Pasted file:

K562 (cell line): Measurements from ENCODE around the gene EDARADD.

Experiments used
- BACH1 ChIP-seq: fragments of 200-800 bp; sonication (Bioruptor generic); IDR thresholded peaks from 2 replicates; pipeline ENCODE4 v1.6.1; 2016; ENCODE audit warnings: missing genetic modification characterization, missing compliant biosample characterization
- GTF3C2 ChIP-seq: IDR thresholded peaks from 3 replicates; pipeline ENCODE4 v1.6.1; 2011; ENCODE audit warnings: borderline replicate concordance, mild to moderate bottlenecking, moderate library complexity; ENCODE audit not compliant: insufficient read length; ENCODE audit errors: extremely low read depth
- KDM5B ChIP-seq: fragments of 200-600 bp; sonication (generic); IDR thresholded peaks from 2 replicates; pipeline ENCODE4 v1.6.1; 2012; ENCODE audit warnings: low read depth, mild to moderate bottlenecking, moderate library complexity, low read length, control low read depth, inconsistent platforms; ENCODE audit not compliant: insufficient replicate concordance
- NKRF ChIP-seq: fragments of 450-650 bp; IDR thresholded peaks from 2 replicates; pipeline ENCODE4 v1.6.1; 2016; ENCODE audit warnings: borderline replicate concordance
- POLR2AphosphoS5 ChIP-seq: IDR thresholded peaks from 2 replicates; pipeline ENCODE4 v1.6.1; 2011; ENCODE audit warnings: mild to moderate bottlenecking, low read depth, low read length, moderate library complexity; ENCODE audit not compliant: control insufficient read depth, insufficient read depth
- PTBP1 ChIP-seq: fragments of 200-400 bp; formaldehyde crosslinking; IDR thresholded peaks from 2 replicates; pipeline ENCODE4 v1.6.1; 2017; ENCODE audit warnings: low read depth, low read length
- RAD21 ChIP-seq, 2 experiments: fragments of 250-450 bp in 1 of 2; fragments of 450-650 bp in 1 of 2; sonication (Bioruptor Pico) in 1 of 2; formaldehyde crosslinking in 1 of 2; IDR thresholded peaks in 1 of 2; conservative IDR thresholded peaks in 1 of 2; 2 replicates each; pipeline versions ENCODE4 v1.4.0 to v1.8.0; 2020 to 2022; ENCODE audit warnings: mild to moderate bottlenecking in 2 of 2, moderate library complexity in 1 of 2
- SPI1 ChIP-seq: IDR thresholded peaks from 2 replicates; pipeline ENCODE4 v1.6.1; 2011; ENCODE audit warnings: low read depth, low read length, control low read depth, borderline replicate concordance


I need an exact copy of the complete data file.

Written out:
K562 (cell line): Measurements from ENCODE around the gene EDARADD.

Experiments used
- BACH1 ChIP-seq: fragments of 200-800 bp; sonication (Bioruptor generic); IDR thresholded peaks from 2 replicates; pipeline ENCODE4 v1.6.1; 2016; ENCODE audit warnings: missing genetic modification characterization, missing compliant biosample characterization
- GTF3C2 ChIP-seq: IDR thresholded peaks from 3 replicates; pipeline ENCODE4 v1.6.1; 2011; ENCODE audit warnings: borderline replicate concordance, mild to moderate bottlenecking, moderate library complexity; ENCODE audit not compliant: insufficient read length; ENCODE audit errors: extremely low read depth
- KDM5B ChIP-seq: fragments of 200-600 bp; sonication (generic); IDR thresholded peaks from 2 replicates; pipeline ENCODE4 v1.6.1; 2012; ENCODE audit warnings: low read depth, mild to moderate bottlenecking, moderate library complexity, low read length, control low read depth, inconsistent platforms; ENCODE audit not compliant: insufficient replicate concordance
- NKRF ChIP-seq: fragments of 450-650 bp; IDR thresholded peaks from 2 replicates; pipeline ENCODE4 v1.6.1; 2016; ENCODE audit warnings: borderline replicate concordance
- POLR2AphosphoS5 ChIP-seq: IDR thresholded peaks from 2 replicates; pipeline ENCODE4 v1.6.1; 2011; ENCODE audit warnings: mild to moderate bottlenecking, low read depth, low read length, moderate library complexity; ENCODE audit not compliant: control insufficient read depth, insufficient read depth
- PTBP1 ChIP-seq: fragments of 200-400 bp; formaldehyde crosslinking; IDR thresholded peaks from 2 replicates; pipeline ENCODE4 v1.6.1; 2017; ENCODE audit warnings: low read depth, low read length
- RAD21 ChIP-seq, 2 experiments: fragments of 250-450 bp in 1 of 2; fragments of 450-650 bp in 1 of 2; sonication (Bioruptor Pico) in 1 of 2; formaldehyde crosslinking in 1 of 2; IDR thresholded peaks in 1 of 2; conservative IDR thresholded peaks in 1 of 2; 2 replicates each; pipeline versions ENCODE4 v1.4.0 to v1.8.0; 2020 to 2022; ENCODE audit warnings: mild to moderate bottlenecking in 2 of 2, moderate library complexity in 1 of 2
- SPI1 ChIP-seq: IDR thresholded peaks from 2 replicates; pipeline ENCODE4 v1.6.1; 2011; ENCODE audit warnings: low read depth, low read length, control low read depth, borderline replicate concordance